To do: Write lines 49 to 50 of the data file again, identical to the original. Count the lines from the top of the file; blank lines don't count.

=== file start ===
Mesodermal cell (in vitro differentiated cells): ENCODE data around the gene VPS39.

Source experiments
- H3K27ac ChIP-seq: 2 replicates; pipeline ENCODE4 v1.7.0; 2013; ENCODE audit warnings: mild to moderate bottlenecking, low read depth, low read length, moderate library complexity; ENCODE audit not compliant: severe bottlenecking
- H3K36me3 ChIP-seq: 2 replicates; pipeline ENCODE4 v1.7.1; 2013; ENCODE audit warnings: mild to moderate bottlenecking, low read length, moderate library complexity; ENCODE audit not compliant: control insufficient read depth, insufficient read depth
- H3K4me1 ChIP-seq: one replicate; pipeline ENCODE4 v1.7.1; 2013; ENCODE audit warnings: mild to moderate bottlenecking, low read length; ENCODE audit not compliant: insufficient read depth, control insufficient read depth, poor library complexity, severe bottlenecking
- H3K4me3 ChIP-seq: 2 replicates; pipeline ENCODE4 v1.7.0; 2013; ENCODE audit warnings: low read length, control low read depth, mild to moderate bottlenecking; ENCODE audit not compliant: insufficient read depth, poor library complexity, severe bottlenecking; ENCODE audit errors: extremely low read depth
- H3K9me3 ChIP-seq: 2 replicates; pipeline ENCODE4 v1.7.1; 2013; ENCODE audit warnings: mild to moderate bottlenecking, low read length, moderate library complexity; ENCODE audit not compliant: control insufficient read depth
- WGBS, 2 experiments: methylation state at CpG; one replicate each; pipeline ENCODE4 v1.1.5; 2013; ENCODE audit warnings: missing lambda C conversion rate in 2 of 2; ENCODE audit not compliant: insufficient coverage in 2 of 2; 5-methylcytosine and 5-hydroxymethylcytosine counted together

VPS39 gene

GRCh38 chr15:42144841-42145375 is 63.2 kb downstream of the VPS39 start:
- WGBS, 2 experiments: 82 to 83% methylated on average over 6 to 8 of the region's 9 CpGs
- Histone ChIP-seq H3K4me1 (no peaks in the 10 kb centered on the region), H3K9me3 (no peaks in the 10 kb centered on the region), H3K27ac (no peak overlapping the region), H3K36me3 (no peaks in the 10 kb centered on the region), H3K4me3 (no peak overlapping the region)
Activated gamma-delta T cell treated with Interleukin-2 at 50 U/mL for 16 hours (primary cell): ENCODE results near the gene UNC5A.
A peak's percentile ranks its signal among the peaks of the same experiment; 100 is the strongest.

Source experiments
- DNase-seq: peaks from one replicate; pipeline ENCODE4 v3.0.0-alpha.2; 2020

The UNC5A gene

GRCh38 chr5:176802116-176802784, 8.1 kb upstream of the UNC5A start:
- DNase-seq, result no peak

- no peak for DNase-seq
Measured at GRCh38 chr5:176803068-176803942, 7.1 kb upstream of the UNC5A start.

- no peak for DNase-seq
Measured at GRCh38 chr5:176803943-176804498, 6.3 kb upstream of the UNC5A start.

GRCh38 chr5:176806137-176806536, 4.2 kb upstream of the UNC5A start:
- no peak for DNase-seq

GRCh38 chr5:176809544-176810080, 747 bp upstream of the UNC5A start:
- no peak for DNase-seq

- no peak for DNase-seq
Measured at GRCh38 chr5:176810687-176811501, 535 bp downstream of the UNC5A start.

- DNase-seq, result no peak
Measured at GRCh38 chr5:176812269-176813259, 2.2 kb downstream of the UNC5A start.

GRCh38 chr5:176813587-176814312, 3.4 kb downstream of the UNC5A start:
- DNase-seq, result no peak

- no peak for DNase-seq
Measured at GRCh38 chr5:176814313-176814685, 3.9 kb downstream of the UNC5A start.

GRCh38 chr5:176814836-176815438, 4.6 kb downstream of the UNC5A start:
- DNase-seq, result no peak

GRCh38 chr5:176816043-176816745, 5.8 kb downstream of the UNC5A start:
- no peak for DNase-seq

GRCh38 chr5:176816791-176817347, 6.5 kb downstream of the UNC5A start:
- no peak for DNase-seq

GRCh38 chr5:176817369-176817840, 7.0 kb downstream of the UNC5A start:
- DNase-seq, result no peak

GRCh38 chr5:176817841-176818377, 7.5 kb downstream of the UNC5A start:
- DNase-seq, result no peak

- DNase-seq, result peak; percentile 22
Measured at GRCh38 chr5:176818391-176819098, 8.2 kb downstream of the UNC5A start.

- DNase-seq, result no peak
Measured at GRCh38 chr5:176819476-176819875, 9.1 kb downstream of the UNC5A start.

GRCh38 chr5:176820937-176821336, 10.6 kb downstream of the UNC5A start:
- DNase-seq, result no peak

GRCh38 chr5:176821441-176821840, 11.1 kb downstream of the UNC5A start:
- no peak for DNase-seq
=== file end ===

Measured at GRCh38 chr5:176819476-176819875, 9.1 kb downstream of the UNC5A start.

GRCh38 chr5:176820937-176821336, 10.6 kb downstream of the UNC5A start: